I'm happy to say that I passed my driving improvement test. I scored 39/40 correct, stumbling only on a question about crumple zones on standard-sized cars. I think, after seeing my score, that I truly feel vindicated in having not selected a party traffic school. I was able to concentrate on my studies instead of pledging a fraternity or hitting all of the parties, but I suppose the true test will take place in an hour when I drive my car for the first time since I received all of this improvement.
Keep your fingers crossed.
I received my Christmas books from Books a Million today, and I have to say I'm pretty impressed with their discounts. I received a pair of first edition King hardbacks for under $13.00 (with S&H). Nice. I also received a Bradbury, a Lansdale, a Matheson and the collection Wastelands. They will ship out a Sarrantonio title soon. Seven nice books for under $70.00 total is very nice.
I'm reading Joe Schreiber's Eat the Dark (cover to your right). It's a pretty crisp, fast-paced thriller that is told in three and four page chapters. I have to say that I like the brevity. The novel checks in at a svelte 193 pages, making it, with Willy Vlautin's The Motel Life, a pair of nice reads I've had in the last year that check in with low word counts.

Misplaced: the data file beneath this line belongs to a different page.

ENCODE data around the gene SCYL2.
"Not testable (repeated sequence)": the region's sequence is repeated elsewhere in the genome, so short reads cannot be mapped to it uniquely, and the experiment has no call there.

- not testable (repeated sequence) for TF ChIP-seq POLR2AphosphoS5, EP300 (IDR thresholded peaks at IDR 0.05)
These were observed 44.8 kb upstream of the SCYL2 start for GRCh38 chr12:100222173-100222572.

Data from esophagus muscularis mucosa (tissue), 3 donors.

I wonder how this is handled by editors, as it seems a fair amount of novelists' early books come in at 50,000 or 60,000 words. I wonder if the size of the piece impacts the advance, or the decision to acquire. If there are any editors out there that could speak to this, I'd sure love to hear from you in the comments section. Same goes for any authors who have written works of that size.
Finally, did anyone else catch that Simpsons joke last night about the death of the print medium? Nelson offered his signature laugh when it was revealed that there was a (gasp) print journalist covering the Springfield caucus. The times, they are a changing.
That said, I'm heading out to exercise. I think I'll bring my sports page into the sauna when I'm done. Take that, Kindle.